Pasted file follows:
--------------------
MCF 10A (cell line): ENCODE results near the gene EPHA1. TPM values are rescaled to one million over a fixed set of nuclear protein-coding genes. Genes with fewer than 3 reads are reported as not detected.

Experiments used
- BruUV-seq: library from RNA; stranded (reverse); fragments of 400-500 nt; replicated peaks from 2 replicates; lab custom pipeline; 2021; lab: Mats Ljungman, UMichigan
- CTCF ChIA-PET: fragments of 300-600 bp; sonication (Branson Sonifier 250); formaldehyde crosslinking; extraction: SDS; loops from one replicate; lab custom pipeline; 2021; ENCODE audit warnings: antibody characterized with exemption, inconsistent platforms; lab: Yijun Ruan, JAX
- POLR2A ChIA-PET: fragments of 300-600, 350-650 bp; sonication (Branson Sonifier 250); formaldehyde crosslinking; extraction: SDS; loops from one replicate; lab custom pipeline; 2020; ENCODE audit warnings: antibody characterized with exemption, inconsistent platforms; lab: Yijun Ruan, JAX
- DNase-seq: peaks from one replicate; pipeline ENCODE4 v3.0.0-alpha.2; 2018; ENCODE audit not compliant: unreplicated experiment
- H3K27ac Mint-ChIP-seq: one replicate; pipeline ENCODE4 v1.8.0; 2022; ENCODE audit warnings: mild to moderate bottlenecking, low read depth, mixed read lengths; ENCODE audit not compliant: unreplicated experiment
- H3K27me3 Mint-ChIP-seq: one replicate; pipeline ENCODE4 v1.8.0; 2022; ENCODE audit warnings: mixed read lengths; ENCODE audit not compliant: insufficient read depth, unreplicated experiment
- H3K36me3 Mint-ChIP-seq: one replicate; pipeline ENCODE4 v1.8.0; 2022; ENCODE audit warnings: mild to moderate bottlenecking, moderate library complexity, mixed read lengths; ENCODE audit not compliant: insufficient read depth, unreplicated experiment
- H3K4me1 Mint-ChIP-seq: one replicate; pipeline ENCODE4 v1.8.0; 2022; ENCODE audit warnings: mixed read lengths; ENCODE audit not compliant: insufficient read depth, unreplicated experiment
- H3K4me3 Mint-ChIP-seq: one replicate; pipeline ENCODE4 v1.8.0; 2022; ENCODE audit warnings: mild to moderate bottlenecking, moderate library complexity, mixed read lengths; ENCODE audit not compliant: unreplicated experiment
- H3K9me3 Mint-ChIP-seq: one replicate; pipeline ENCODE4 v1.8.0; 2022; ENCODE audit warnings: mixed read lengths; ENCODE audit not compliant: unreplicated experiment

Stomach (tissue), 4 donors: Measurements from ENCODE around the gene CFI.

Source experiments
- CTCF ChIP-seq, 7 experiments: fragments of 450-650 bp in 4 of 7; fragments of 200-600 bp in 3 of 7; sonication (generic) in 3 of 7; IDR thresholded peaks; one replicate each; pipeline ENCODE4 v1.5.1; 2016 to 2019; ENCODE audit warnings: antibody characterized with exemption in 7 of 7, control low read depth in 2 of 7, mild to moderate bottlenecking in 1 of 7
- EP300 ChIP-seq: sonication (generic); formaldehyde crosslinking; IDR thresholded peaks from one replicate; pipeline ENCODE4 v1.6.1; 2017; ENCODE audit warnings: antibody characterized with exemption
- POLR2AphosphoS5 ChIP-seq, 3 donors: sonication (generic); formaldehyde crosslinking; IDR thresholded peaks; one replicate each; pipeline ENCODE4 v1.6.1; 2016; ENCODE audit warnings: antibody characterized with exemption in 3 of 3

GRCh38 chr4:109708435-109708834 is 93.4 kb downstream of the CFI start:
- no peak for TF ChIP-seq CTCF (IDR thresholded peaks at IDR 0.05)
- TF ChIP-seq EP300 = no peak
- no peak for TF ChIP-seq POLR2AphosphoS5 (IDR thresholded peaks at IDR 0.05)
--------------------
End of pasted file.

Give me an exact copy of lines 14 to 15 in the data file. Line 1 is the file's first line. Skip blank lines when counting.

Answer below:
Source experiments
- CTCF ChIP-seq, 7 experiments: fragments of 450-650 bp in 4 of 7; fragments of 200-600 bp in 3 of 7; sonication (generic) in 3 of 7; IDR thresholded peaks; one replicate each; pipeline ENCODE4 v1.5.1; 2016 to 2019; ENCODE audit warnings: antibody characterized with exemption in 7 of 7, control low read depth in 2 of 7, mild to moderate bottlenecking in 1 of 7